Russia's Workers in Transition: Labor, Management, and the State Under Gorbachev and Yeltsin
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BeschreibungHow is it that the Soviet superpower became the economically dependent Russia of the late 1990s? Based upon impressive archival research and extensive fieldwork, this timely study compares the politics of Gorbachev and Yeltsin as the attempted to throw off the enduring economic legacies of Stalinism.Because workers and labor policy lay at the heart of the communist experiment, Christensen focuses upon the organization and activism of the Russian working class. Challenging the prevailing views of sovietologists, Christensen argues that the labor movement under Gorbachev was as crucial for the destruction of communism as were the nationalist revolts.Indeed, Christensen shows that Gorbachev facilitated democratization more successfully than Yeltsin. Russian economic collapse was not inevitable but rather the result of Yeltsin's inappropriate policies. "Shock therapy" and unregulated privatization prevented democratic control over the economy and weakened an emerging worker movement that held great promise for easing Russia's transition to a stable post-communist system.Russia's Workers in Transition approaches economic and social policy in Russia historically as well as empirically, tracing long-term evolutions across the Soviet and Russian periods. Russia's unique circumstances explain the failure of transition policies that had worked elsewhere, leading Christensen to reexamine the assumptions of "post-communist" transition theory.Theoretically sophisticated yet accessible, Russia's Workers in Transition is essential reading for those interested in Soviet and Russian history and politics, labor policy, and democratic transitions.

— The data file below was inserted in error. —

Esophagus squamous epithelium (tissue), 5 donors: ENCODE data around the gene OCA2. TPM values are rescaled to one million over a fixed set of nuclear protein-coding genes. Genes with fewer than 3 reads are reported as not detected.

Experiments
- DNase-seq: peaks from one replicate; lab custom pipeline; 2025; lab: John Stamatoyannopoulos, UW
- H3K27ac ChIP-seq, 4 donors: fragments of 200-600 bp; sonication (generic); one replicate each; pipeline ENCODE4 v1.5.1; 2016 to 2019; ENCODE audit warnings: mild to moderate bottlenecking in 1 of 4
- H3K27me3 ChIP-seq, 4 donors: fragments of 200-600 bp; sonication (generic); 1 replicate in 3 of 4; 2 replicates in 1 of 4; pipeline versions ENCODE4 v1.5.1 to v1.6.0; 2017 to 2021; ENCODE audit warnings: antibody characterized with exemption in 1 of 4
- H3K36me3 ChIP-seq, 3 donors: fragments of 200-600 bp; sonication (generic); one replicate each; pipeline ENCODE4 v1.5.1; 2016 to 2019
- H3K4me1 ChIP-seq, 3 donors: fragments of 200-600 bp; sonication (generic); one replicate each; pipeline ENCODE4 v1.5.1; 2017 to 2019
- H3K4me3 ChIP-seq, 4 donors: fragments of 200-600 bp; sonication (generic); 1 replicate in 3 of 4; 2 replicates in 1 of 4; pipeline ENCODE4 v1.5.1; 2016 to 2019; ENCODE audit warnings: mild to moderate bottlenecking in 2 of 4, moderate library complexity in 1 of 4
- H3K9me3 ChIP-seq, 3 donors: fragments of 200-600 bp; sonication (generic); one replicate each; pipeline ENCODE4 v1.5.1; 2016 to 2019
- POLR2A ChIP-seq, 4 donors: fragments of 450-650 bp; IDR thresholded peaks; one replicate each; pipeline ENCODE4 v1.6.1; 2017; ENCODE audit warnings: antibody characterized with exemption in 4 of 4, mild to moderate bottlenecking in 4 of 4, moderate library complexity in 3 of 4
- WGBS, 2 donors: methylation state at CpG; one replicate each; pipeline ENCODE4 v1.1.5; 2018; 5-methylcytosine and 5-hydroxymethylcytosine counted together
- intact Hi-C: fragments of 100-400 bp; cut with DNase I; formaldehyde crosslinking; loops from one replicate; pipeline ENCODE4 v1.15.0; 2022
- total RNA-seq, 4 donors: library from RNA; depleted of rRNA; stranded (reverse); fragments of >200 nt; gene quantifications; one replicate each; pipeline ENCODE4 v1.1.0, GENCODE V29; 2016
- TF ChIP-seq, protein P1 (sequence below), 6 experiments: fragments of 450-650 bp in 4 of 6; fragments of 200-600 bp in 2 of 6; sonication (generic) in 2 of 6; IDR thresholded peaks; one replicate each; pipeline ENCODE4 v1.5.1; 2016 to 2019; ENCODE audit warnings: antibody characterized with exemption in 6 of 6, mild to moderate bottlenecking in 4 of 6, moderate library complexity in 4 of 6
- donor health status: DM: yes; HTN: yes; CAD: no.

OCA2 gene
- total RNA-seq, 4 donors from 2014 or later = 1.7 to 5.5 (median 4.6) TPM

Untertitel: New. Sprache: Englisch.
Verlag: NORTHERN ILLINOIS UNIV PR
Erscheinungsdatum: Oktober 1999
Seitenanzahl: 208 Seiten